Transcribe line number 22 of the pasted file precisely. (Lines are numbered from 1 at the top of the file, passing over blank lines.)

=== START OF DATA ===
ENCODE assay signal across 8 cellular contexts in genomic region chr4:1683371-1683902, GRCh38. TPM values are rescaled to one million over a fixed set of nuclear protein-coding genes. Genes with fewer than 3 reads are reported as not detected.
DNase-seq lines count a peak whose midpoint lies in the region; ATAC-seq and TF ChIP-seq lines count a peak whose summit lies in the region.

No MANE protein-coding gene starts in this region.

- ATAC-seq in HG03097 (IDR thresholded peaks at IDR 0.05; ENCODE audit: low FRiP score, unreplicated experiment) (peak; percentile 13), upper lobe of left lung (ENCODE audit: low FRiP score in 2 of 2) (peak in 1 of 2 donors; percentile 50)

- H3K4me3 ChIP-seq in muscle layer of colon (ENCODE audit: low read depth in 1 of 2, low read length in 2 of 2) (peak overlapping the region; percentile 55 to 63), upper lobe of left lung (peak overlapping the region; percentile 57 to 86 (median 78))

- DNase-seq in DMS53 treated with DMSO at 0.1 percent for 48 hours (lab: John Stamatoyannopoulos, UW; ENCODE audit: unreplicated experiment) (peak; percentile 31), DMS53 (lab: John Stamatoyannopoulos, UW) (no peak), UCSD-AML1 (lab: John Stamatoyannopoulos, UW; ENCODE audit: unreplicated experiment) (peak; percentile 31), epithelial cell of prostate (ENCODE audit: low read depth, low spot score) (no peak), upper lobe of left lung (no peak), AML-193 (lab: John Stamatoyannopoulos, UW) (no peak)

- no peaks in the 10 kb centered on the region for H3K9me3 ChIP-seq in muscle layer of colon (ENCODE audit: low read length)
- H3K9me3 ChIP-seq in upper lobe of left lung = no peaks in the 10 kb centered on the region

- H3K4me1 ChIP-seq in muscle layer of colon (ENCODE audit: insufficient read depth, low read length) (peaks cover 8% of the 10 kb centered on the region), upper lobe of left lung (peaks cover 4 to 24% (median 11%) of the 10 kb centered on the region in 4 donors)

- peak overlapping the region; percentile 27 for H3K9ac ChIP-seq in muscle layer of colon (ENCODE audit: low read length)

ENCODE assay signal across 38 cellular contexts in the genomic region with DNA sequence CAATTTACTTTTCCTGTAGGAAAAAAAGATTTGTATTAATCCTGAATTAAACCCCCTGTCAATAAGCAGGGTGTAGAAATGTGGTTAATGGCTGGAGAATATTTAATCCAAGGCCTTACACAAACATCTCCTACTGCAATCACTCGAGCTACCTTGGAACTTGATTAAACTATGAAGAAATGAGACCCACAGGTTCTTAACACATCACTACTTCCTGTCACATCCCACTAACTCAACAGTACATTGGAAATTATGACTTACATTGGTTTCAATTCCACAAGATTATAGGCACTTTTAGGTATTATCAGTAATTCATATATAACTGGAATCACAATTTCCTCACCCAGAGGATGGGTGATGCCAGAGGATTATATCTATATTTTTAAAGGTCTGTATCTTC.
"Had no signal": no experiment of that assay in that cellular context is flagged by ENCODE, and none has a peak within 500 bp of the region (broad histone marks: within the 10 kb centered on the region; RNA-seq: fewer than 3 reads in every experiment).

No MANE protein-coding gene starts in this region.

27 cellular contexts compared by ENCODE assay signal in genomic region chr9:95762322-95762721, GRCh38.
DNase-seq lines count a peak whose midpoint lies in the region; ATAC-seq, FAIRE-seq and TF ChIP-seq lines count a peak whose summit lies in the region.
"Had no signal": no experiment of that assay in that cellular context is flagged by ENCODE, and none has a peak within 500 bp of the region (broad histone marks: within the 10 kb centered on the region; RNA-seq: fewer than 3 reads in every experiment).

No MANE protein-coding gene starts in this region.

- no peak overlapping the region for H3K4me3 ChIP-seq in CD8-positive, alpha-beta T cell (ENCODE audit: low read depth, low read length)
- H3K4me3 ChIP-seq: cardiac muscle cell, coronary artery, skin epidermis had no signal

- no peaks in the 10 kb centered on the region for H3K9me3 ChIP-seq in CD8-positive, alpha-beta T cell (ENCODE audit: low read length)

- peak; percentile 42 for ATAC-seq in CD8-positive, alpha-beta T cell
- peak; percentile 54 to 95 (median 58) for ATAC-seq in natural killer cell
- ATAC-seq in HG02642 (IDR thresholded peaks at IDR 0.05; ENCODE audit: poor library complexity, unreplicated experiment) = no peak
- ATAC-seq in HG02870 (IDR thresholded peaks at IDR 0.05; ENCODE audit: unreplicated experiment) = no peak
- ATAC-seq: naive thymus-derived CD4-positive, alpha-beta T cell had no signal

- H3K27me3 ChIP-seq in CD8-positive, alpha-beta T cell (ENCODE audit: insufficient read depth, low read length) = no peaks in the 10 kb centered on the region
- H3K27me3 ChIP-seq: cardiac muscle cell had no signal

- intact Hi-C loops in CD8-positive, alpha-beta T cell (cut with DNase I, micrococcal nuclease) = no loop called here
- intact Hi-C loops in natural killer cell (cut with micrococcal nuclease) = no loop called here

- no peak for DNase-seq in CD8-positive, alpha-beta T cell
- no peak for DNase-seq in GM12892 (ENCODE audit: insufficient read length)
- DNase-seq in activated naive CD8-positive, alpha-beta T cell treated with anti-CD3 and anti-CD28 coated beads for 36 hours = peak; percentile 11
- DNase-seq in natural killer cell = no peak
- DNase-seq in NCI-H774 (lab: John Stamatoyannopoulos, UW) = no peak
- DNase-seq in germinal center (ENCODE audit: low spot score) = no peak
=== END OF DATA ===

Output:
- peak; percentile 54 to 95 (median 58) for ATAC-seq in natural killer cell